5 Ways To Shut Down An Emotional Vampire — The Type Of Person Who Drains Every Bit Of Your Energy

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Woman having her energy pulled from her

There's no doubt negative people surround us, and we might be tempted to call them emotional vampires or energy vampires. Regardless of what you say or how you say it, the advice for how to handle the people who drain your energy remains the same. 

More often than not, those emotional vampires are unaware of the importance of life force energy, where the energy they seek comes from, and how easy it is to replenish it from within. Instead of tending to their energetic alignment and emotions, they look to other human beings for soothing — not unlike how some people seek outside gratification when they’re overwhelmed or have had a bad day.

People who drain your energy exist in every conceivable setting — at work, in family structures, and your intimate relationships. However, you can learn how to recognize their actions so you can steer clear of them and stop them from draining your energy.

What defines an emotional vampire

The most common characteristic of people who drain your energy is they are focused on their own emotional needs and desires at the time you are interacting with them.

They might not have the awareness to stop and consider what another person is doing, thinking, or feeling before they set about dominating the airwaves. They also are unlikely to be aware of how their negativity affects their own lives, not realizing that they create more negativity for themselves by draining the energy and emotional bandwidth of others.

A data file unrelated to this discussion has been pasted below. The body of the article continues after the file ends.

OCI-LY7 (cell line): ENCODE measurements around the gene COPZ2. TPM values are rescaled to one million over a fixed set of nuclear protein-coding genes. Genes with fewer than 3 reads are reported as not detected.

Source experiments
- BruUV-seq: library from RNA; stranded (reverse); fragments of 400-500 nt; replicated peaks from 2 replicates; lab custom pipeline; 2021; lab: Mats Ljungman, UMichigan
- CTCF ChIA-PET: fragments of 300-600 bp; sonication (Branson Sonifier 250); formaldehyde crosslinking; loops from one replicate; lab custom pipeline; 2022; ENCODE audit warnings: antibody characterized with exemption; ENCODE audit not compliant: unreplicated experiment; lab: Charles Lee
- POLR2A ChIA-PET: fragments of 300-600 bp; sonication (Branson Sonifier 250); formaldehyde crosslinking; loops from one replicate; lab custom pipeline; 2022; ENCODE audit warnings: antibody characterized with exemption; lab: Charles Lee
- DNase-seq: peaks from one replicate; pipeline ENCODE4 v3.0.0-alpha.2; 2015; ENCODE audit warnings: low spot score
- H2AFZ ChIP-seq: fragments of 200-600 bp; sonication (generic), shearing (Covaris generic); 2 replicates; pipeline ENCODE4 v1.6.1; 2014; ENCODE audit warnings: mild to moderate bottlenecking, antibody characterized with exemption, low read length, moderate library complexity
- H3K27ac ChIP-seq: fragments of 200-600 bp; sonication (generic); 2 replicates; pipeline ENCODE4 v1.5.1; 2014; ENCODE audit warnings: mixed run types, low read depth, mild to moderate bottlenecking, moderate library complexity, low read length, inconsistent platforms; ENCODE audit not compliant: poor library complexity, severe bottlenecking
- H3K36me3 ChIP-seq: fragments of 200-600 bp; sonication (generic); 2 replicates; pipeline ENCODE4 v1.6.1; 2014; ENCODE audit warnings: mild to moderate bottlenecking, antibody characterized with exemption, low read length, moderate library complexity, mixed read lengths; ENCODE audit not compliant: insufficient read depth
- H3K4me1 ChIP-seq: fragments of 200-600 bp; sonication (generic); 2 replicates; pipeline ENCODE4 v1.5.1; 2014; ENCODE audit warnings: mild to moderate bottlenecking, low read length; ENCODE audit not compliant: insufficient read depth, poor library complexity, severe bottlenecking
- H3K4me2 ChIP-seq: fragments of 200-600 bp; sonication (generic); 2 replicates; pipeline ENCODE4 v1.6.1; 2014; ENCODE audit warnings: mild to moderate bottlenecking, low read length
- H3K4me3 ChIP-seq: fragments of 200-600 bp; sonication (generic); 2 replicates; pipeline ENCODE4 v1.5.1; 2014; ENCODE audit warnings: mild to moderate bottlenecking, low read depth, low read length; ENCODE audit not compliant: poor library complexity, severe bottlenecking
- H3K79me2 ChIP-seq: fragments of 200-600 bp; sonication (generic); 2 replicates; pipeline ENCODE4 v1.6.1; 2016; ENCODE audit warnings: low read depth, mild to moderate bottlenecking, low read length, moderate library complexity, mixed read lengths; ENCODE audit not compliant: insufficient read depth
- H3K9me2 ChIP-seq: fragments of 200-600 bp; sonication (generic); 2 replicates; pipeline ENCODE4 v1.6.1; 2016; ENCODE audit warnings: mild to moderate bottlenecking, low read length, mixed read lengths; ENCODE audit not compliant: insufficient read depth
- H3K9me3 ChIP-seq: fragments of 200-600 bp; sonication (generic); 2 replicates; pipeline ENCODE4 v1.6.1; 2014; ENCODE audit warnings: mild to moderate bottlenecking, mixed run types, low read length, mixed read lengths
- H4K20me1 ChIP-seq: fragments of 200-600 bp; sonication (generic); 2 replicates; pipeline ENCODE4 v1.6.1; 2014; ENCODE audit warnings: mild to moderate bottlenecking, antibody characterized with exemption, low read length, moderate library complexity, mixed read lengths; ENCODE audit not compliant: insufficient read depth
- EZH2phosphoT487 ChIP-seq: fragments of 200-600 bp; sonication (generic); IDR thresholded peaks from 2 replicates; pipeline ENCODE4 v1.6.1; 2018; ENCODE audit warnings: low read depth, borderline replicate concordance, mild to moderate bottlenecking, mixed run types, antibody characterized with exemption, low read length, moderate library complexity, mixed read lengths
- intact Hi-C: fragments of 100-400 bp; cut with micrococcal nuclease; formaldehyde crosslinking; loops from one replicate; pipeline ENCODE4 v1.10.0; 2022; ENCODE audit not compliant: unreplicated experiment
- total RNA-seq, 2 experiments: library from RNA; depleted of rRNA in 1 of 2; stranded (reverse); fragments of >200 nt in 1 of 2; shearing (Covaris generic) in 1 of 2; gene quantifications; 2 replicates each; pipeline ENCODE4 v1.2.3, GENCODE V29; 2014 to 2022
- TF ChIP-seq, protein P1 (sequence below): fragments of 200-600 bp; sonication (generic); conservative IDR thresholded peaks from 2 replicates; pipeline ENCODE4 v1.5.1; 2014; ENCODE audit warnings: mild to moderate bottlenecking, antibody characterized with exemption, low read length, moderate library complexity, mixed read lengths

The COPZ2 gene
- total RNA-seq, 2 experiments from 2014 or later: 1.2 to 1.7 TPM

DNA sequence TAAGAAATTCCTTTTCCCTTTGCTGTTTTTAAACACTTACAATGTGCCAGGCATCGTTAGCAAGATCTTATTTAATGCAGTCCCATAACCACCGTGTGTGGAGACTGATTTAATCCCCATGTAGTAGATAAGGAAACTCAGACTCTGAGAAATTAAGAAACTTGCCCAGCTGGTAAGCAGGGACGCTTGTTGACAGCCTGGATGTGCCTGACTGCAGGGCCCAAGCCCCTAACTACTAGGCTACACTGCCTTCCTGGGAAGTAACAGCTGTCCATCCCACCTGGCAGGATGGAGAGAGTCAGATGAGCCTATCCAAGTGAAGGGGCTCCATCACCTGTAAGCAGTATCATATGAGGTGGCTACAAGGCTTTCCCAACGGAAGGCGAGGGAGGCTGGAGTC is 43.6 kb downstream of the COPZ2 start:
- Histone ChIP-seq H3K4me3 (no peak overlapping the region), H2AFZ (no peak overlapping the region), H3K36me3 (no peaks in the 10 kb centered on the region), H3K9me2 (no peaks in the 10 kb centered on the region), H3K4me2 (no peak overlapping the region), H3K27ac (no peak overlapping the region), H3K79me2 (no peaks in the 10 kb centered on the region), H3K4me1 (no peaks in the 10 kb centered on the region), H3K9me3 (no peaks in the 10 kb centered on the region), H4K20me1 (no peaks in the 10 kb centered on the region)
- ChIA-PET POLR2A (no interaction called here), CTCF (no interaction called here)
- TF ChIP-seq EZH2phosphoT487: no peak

The worst type of emotional vampires are negative people who siphon energy by pouting, withdrawing, or even manifesting physical ailments to demand others’ attention or sympathy. Others are struggling with emotional or psychological issues that tend to manifest in social settings.

Not all energy-drainers are negative or bad to be around

Some people who drain your energy are outgoing life-of-the-party types whose dramatic stories are often funny or entertaining. In this sense, it requires energy to be around them, but that energy expenditure may feel well worth the laughter, fun and adventure these types offer.

Certainly, nobody would call them "emotional vampires", but may say that this friend or loved one is "exhausting" or someone who takes up a lot of space in a room. It is good to have healthy boundaries around these people, as well, if you start to feel drained or exhausted when you are with them. 

Due to their overall positivity, you may have an easier time setting these boundaries in a friendly way simply by having a conversation. For instance, you could sit down one-on-one and them know that they don't always have to be "on" or that you are the type of person who also enjoys alone time and quiet spaces along with the fun, wild times that they offer. Both can exist together, and communication can help make that balance easier to strike.

RELATED: 5 Reasons Anxious, Negative People Are Actually Healthier, According To Research

Five ways to manage the emotional vampires who drain your energy

1. Redefine the way you think about people who drain your energy.

While the phrase "energy/psychic vampire" has been commonly batted around in popular culture for quite some time, it has undertones of victim consciousness and emphasizes our powerlessness rather than our power.